Types of Golf Courses:
One Size Fits All?
No two golf courses are alike. Discovering the differences in settings and ways to play them is part of the adventure of playing golf.
Not enough time for 18 holes? Do 9. Don’t like long holes? Play a par-3 course. Love the feeling of a walk in a park or prefer feeling a sea breeze? Choose between a parkland or links course.
Golf courses are categorized in many different ways.
A quick guide to the different types:
- Public: are open to the public. No membership is required, you only pay your green fee for the day. Depending on the location, you either have to reserve a tee time ahead of playing or you may be able to simply walk on and tee off as soon as the first hole opens up.
- Private: are not open to the public. You have to be a member or the guest of a member to play on a private course. Country Clubs fall in this category.
- Semi-Private and Resorts: are a combination of the two previous types. Part of the tee times will be reserved for members or resort guests, while other times are available to the public, usually at a fairly high cost.
- 18-hole: traditional set-up for a course, with 9 holes making up the front 9 and nine holes making up the back 9. The total length of the course varies, depending on the number of par 3, 4 and 5 holes and the individual length of the holes.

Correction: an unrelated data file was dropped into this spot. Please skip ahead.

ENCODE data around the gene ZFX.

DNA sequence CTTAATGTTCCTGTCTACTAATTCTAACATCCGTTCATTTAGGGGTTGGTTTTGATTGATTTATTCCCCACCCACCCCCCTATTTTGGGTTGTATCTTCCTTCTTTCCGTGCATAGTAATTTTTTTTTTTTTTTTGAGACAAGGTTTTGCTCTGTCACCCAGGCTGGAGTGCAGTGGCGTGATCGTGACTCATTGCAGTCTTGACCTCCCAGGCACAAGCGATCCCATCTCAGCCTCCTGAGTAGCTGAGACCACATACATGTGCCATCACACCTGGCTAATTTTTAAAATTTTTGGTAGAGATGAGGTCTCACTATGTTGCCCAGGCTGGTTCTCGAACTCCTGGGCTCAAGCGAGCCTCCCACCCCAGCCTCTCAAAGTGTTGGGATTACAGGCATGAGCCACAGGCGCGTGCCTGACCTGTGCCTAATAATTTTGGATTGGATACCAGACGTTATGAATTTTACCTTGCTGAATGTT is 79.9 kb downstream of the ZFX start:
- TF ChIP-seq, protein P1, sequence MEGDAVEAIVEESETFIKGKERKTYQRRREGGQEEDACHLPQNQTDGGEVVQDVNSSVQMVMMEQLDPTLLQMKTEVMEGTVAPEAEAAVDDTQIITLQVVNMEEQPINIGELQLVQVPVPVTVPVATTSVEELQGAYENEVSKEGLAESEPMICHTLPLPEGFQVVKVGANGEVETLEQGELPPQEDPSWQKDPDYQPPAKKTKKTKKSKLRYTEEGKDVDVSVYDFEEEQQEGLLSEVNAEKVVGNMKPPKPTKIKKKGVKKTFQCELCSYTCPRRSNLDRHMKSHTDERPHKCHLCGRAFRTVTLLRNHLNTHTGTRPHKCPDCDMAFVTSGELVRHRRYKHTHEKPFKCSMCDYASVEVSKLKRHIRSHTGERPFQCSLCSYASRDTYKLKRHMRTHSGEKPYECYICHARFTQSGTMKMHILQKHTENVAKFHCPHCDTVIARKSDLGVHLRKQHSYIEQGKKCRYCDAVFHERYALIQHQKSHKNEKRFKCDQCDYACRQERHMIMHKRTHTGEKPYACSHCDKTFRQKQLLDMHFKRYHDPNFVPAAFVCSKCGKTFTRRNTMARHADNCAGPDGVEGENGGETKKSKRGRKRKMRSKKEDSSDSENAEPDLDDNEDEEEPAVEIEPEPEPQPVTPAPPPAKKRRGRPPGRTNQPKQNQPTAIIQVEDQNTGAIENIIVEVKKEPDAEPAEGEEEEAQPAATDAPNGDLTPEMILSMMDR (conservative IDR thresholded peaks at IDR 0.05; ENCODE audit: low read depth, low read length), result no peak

- 9-hole: smaller communities often don’t have a full size course. They are still made up of regulation length par 3, 4 and 5 holes. To play an 18-hole round, you go around twice. Some courses offer a different set of tee boxes to play your back 9 from, making it effectively an 18-hole course.
- Executive course: a course – often only 9 holes – made up of a lot more par 3 holes and only a few par 4’s and 5’s, making it a lot shorter than a regular length course.
- Par-3: 9-hole course made up of only par 3 holes. Great for beginners who are still working on distance and for all players who want to work on their short game.
- Links: traditional coastal courses, with very few manmade hazards or trees. Links are well-suited for walking, because they are quite compact, with short distances between a green and the next tee. Famous examples of links courses can be found in Great Britain and Ireland.
- Parkland: inland courses with a lot of landscaping and trees. They often look like a traditional park with manmade hazards like water features and bunkers.
- Desert: sand courses in dry area’s. Some will have grass only on the greens, some will have “browns” instead, made from sand mixed with oil. To protect your equipment from the sandy or rocky fairways, a piece of carpet or astro turf is slid underneath the ball before taking your shot.
More on Golf Courses
Parts of the Golf Course
Hitting in the water will cost you a penalty, hitting out of a bunker is penalty enough in itself. Your guide to parts of the golf course and the rules that apply.
Where is the hole? Ways to work out where the pin position is on the green and how to get your ball close.
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